Bill to ban Mexican trucks passes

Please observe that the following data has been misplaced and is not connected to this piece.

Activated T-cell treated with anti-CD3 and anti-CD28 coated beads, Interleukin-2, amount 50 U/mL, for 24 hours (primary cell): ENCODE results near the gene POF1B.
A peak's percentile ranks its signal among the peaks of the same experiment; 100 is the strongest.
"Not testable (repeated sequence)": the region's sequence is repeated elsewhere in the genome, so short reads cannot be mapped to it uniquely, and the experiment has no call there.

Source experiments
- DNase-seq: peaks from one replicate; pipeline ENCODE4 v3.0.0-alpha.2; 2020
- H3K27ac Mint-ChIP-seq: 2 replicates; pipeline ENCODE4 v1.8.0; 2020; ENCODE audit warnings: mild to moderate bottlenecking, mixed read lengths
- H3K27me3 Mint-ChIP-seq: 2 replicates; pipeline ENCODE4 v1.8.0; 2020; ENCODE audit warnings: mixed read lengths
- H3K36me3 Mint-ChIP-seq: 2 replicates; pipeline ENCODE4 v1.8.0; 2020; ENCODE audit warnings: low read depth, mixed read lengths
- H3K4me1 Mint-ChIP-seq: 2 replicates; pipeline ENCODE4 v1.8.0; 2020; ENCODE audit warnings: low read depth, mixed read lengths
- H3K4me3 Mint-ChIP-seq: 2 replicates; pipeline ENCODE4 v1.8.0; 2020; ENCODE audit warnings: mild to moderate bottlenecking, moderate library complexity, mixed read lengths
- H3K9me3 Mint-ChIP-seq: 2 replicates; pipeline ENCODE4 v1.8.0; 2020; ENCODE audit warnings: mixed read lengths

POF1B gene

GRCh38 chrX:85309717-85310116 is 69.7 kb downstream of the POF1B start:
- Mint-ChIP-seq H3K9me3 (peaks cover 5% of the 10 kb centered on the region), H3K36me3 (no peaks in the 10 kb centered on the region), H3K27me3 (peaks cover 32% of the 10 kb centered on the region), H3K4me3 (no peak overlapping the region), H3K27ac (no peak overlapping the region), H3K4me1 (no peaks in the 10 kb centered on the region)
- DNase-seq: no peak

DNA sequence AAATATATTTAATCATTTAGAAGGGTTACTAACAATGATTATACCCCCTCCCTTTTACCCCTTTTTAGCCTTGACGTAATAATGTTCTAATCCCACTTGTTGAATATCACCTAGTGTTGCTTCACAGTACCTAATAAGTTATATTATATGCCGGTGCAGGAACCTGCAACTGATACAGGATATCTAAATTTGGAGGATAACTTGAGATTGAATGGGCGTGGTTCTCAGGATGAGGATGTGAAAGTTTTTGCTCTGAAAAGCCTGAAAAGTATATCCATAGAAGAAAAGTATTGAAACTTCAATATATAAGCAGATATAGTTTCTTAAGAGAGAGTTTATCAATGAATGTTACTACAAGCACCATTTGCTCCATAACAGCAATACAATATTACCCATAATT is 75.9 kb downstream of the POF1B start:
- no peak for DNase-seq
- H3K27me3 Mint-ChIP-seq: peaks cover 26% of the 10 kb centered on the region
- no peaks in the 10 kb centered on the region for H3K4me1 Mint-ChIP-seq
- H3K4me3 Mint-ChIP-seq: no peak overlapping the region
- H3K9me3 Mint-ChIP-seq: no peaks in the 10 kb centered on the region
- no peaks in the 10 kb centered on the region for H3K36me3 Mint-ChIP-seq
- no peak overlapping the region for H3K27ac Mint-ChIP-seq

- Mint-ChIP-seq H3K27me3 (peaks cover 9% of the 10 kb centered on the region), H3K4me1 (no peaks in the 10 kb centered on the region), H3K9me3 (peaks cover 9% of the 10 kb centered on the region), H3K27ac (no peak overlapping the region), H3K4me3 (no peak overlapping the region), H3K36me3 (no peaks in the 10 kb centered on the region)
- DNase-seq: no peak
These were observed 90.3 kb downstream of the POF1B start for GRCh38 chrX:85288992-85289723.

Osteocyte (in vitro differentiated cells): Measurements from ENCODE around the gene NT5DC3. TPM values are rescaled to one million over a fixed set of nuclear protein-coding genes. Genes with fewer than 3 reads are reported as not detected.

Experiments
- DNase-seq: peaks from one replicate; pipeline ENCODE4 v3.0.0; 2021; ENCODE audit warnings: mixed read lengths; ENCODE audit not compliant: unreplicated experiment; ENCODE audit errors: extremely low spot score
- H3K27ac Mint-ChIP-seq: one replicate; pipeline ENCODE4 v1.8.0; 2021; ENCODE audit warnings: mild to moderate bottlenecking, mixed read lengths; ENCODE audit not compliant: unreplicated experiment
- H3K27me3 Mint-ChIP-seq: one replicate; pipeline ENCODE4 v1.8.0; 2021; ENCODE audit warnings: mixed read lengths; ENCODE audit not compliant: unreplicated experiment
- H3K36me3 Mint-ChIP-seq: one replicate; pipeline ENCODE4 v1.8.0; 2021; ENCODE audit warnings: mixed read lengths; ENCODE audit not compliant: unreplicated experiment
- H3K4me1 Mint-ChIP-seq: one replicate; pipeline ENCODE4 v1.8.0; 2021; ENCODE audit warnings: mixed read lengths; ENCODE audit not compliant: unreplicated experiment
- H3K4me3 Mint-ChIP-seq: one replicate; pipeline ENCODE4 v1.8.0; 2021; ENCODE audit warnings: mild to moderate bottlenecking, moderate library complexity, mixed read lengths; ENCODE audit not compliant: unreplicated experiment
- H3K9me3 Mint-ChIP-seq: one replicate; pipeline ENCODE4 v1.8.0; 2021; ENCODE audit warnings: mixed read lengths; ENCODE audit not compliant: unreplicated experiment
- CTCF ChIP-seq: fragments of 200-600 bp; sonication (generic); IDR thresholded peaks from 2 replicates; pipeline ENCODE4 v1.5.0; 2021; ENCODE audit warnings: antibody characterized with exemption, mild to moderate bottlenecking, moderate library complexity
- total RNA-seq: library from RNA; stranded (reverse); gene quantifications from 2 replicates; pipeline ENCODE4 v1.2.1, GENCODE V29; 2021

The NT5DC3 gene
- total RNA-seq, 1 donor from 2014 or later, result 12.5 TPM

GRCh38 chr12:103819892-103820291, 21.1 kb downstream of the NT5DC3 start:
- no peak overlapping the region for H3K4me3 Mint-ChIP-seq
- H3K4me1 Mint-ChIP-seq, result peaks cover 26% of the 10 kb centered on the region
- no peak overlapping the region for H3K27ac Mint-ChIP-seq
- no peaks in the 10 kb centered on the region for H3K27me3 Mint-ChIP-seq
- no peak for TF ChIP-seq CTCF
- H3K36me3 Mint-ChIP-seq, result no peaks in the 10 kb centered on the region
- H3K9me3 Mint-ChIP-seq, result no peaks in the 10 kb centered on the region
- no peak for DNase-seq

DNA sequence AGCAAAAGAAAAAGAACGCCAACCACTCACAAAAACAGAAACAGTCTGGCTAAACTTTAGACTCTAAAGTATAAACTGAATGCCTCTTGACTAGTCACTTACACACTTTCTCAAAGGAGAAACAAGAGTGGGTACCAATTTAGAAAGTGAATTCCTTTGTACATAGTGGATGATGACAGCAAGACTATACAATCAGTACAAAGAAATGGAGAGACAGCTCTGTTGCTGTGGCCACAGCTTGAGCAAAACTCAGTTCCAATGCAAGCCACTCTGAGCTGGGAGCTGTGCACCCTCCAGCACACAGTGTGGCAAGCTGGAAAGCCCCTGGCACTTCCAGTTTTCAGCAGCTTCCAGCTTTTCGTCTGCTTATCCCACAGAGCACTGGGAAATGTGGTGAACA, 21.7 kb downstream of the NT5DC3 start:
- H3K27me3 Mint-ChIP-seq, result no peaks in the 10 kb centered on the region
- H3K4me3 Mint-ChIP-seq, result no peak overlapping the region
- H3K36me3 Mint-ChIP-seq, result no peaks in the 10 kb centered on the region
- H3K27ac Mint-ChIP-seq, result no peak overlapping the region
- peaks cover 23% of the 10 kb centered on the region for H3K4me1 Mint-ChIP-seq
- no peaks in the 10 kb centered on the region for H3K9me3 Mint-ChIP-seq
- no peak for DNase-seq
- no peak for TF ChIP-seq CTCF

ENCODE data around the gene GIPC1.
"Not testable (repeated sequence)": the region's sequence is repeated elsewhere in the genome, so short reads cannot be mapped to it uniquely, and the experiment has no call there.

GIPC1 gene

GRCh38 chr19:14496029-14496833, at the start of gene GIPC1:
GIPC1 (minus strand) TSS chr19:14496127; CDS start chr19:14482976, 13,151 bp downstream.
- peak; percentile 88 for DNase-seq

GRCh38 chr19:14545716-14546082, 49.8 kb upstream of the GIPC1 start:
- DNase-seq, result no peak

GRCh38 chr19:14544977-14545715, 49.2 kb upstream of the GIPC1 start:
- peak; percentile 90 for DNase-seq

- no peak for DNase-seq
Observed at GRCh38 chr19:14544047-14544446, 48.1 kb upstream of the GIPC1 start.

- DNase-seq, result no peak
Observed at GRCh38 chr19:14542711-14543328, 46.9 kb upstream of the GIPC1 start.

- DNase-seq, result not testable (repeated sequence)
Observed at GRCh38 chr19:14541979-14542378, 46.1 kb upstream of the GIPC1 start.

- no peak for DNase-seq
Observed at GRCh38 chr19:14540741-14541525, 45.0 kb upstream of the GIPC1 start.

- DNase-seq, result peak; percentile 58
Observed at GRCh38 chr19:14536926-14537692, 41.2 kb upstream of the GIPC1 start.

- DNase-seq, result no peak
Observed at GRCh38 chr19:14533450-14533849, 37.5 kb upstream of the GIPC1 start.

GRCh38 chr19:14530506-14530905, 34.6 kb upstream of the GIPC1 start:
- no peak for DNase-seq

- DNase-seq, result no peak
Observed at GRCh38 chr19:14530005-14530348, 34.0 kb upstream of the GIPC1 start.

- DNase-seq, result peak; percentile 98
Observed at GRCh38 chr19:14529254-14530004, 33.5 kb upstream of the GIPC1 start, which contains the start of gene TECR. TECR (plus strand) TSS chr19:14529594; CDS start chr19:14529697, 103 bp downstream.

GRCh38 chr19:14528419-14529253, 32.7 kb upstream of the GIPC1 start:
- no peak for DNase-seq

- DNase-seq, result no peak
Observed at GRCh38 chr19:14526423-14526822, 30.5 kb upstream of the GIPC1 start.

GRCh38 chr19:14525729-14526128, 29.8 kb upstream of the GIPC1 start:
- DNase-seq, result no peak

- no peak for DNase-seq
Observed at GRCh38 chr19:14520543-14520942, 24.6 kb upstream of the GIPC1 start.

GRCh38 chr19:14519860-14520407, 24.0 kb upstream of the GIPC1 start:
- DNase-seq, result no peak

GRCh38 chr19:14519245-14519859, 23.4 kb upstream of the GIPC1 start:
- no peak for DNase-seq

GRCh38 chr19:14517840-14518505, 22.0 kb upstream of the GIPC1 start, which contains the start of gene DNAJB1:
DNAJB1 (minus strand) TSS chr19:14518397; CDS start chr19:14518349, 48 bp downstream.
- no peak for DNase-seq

The U.S. Senate voted overwhelmingly Tuesday to ban Mexican trucks from hauling cargo on American highways. The 74-24 vote was the latest in a series of roadblocks Congress has erected to thwart a federal pilot program giving Mexican trucking companies full access to U.S. roadways. “I don’t think there’s any evidence that we have equivalent standards of safety,” said Sen. Byron Dorgan, D-N.D., who wrote the bill. The Mexican truck program has drawn fierce opposition from Both she and Sen. Barbara Boxer, also D-Calif., voted for the amendment barring the use of federal money in the pilot program. The House recently passed a similar measure. Opening the border to trucks was a condition of the 1994 North American Free Trade Agreement, which required that all roads in the U.S., Mexico and Canada be opened to carriers from all three countries. Canadian trucking companies already have full access to U.S. roads, but Mexican trucks can travel only 25 miles inside the country at certain border crossings. Supporters on Tuesday – primarily Republicans – said Mexican trucks will be held to the same standards as their American counterparts. They also noted that under the pilot program, only 600 foreign trucks would be traveling across the border. “That’s a pretty minuscule number,” Sen. Jon Kyl, R-Ariz., said, noting that about 5.1 million commercial trailers were registered for business purposes in the U.S. last year. “Those people who fear that Mexican trucks will not be held to the same standard as U.S. trucks in America are incorrect,” Kyl said. “It seems to me it is worth giving this program a chance.” Sen. John Cornyn – who offered a failed amendment that would have allowed the program but enforced even tougher safety requirements – accused opponents of discriminating against Mexico. “How does it look if we’re going to hold trucks coming from Mexico to a different standard than trucks from Canada?” he said. email@example.com (202) 662-8731160Want local news?Sign up for the Localist and stay informed Something went wrong. Please try again.subscribeCongratulations! You’re all set! consumer-safety groups and others who contend that Mexican trucks are unregulated, dirty and unsafe. The debate has been particularly heated in California, where San Diego’s Otay Mesa is the second- busiest cargo crossing on the U.S.-Mexico border, after Laredo, Texas. Coming on the heels of a major explosion on a northern Mexico highway – when a dynamite- laden truck collided with another vehicle and killed 34 people – several lawmakers called the vote an important move to protect drivers on American roads. “While this program would not allow Mexican trucks to transport hazardous materials inside the United States, this tragedy reconfirms my commitment to preventing accidents on American highways,” said California Sen. Dianne Feinstein.